The 5 Worst Mistakes Youth Football Coaches Make in Practice

5 Worst Mistakes Coaches Make in Practice

I’ve been around a lot of youth football practices over the past 12 years, and it still dismays me to see the same mistakes made over and over. These are easily correctable, though my suspicion is that these coaches probably aren’t the type that spend time in the off-season improving their approach.

These mistakes are specifically about practice, and I could probably make similar lists about season planning and game planning.

  1. Not having a plan – Showing up to practice and winging it, including telling assistant coaches to just drill their position groups. Not having a plan also often leads to the corollary problem #4 below. The result will be unfocused practices without specific goals in mind, drills that run too long, and players doing activities for activity sake. Instead, plan each practice with an objective tied to the weekly objectives you and your other coaches defined. Schedule the plan to the minute, but have an understanding with your assistant coaches that you may alter the script at times.
  2. Talking through drills instead of showing and repping – It is ok to talk to your players when introducing a new drill, but think ahead of time about how you will quickly explain and demonstrate the drill, then get into your repetitions. The players will flip a switch on you quickly if you start to drone or over-explain. Instead, it is better to talk a bit less then get into reps where you can make small corrections as you go.
  3. Having long lines of kids waiting for drill reps – This might seem unavoidable if you have a shallow coaching staff of just 2 or 3 with 25 or more players. There are alternatives you can consider. If you have 5 or more coaches, there’s no excuse to have kids standing around in practice waiting for their chance to participate. With no more than 6 players per coach, and with properly run drills you can keep the players fully engaged. What if you have a coach shortage? Run multiple lines / groups at the same time, either staggered one behind the other, or in a circle or square around you so you can observe. Rotate the kids around the square so that you can focus on one particular group to give small bits of feedback. This will at least double the reps for each player, and still allow you to observe.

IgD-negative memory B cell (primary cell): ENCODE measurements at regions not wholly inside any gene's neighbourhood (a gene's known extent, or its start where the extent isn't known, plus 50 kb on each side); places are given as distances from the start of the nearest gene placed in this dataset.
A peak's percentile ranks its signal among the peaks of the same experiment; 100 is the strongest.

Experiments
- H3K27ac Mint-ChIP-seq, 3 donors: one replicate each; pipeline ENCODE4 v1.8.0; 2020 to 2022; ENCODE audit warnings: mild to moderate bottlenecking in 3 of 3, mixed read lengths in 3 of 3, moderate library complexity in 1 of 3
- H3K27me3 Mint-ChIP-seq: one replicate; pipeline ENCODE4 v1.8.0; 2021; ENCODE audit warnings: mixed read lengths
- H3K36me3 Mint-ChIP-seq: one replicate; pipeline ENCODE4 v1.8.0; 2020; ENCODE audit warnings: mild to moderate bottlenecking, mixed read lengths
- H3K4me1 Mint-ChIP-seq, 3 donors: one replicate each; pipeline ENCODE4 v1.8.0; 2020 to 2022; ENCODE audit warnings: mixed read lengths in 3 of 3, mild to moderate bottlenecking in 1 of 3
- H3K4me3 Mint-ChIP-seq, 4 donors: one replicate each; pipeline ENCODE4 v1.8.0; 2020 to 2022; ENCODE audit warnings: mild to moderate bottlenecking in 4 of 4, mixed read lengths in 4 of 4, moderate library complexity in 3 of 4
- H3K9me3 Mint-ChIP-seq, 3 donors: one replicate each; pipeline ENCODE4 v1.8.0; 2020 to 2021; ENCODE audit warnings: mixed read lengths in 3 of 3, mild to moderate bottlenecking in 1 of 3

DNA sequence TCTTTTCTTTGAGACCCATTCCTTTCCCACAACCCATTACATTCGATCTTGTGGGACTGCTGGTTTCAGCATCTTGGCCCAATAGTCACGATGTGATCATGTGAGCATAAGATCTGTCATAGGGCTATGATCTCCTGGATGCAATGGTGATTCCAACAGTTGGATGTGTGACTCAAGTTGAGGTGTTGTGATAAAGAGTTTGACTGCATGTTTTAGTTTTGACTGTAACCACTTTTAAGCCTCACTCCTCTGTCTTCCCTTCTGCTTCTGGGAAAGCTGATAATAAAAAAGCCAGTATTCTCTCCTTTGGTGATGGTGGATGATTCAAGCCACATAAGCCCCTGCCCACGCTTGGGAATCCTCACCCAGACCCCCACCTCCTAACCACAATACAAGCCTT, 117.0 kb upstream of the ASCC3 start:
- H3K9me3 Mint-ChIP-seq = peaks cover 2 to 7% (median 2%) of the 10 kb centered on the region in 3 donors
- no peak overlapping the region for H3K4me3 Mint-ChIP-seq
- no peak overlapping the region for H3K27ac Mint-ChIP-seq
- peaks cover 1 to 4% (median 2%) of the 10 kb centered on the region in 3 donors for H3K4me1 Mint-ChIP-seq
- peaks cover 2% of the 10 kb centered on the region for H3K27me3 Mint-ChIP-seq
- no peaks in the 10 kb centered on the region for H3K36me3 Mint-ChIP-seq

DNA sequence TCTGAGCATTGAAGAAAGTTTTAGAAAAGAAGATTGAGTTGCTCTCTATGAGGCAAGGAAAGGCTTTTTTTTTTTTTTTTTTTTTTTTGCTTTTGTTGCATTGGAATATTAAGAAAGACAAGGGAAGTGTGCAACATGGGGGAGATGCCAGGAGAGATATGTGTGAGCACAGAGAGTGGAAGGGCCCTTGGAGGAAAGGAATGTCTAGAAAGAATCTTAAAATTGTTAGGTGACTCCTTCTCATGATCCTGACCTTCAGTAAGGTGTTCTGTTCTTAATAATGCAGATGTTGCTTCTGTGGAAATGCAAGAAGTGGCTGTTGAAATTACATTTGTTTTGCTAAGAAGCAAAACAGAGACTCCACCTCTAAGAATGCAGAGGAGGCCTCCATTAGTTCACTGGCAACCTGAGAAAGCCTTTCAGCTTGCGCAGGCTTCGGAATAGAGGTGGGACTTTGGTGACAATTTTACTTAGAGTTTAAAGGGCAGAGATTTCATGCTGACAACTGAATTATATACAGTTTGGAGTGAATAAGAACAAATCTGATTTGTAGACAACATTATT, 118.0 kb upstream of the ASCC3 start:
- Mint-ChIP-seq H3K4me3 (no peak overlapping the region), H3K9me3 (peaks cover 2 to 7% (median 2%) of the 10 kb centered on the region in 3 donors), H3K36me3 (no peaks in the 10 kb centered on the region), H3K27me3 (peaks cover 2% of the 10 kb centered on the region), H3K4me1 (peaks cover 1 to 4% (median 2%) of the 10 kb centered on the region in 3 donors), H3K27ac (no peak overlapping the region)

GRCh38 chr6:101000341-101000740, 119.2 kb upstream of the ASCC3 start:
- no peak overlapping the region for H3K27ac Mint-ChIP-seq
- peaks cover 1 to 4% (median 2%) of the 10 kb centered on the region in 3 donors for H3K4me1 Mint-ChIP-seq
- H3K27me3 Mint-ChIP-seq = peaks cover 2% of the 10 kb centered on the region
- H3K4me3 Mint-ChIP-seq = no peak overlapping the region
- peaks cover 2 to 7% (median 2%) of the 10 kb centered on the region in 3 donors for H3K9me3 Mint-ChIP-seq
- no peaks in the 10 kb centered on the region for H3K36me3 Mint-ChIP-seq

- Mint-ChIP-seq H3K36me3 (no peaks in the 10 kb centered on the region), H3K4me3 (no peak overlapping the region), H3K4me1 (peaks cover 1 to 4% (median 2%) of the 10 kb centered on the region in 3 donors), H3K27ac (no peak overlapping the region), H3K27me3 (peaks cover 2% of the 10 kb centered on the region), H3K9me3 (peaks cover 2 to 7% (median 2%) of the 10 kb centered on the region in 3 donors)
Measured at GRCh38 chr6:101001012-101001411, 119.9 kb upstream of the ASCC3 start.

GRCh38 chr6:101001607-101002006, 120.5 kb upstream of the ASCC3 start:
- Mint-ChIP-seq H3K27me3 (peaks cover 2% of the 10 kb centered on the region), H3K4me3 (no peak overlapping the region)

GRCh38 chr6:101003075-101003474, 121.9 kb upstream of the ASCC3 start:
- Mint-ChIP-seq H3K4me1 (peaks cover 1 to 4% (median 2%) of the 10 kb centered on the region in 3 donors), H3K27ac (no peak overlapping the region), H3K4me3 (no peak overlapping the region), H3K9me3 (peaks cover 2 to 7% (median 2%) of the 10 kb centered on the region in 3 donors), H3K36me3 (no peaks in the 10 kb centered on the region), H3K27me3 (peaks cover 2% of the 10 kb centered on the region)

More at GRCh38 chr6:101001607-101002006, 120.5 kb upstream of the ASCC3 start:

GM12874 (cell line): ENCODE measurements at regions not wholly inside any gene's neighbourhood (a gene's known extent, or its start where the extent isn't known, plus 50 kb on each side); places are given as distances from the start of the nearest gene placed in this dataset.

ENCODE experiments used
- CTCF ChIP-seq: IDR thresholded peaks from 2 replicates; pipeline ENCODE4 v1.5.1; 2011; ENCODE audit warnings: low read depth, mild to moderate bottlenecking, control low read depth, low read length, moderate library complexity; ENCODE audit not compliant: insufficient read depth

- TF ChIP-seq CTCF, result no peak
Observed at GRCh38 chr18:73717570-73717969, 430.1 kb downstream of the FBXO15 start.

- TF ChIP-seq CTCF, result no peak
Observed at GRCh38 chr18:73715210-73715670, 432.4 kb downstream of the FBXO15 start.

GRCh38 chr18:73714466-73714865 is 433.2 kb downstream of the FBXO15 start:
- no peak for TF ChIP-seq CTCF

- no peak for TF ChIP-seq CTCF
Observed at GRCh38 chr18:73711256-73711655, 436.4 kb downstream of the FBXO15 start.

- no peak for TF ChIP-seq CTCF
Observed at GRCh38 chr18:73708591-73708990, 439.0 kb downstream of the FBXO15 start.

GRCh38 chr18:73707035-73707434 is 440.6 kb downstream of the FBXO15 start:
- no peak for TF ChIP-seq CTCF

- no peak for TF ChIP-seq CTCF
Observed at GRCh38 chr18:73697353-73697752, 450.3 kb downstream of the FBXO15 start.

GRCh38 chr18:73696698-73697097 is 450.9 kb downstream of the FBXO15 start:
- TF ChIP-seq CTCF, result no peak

4. Scrimmaging as the default – Maybe you’ve seen this practice schedule put together (or improvised) by a youth coach:
    • 15 minutes – wait for stragglers, static stretching, dynamic warm ups
    • 30 minutes – position specific drills
    • 60 minutes – team / scrimmage period
    • 15 minutes – conditioning (gassers and up-downs)

    This is a practice plan without a purpose, that wastes time, will not allow for enough position specific coaching, and will likely lead to high injury occurrence. Players definitely need team, scrimmage, and full contact time in practice, particularly pre-season leading to first game and likely into the first two to three weeks in season. But 45 or more minutes of scrimmage in a practice takes away the more intimate coach-on-player interaction required for specific improvement to take place. Even if you have good coaches that can watch their position groups (most just watch the ball), they probably aren’t very good at coaching on the run so are likely to shut down the entire scrimmage while they correct a missed blocking assignment, or talk to the QB about footwork, etc. That means about 95% of the players are standing around, likely beginning to goof off, while a single player or maybe 2 or 3 get some coaching.

    Years ago we used to do team-on-team scrimmages within our association. Our league is structured so that teams from the same association will never play each other, so these scrimmages were the only time the Sherwood “red” team would get to play the “black” team. Do you think the players got amped up for these scrimmages against their buddies? You better believe it, and I think we had higher injury occurrence in these scrimmages than we had n regular games. About 6 years ago we stopped doing these, sometimes upsetting other coaches with our reluctance.

  5. Excessive conditioning and contact – Maybe one advantage I have over other coaches that played a lot of football growing up is that I’m less influenced by “old school” coaching supposed truths. Players need to get into game shape and be ready for the brutal contact required in this support. But why would you spend any part of your precious six hours per week on running lines or doing push-ups when you could achieve similar conditioning results while teaching football skills? Instead of running lines, run a punt coverage drill, or a kickoff coverage drill with block shedding, or run plays on air.I think the jury is still out on what level of contact is required for success. My belief is it depends greatly on the experience and age of the players. Regardless, coaches should be intentional about what level of contact they are striving for in a particular drill, and they should work the kids through a progression to gradually get them more comfortable with contact and safe ways to tackle and block. This is one reason I love the Hawk tackling progression as we can easily work on form and approach without pads during early camp sessions.

That’s my list. Fortunately, more and more coaches are getting educated and applying more common sense to how they approach practice organization and technique.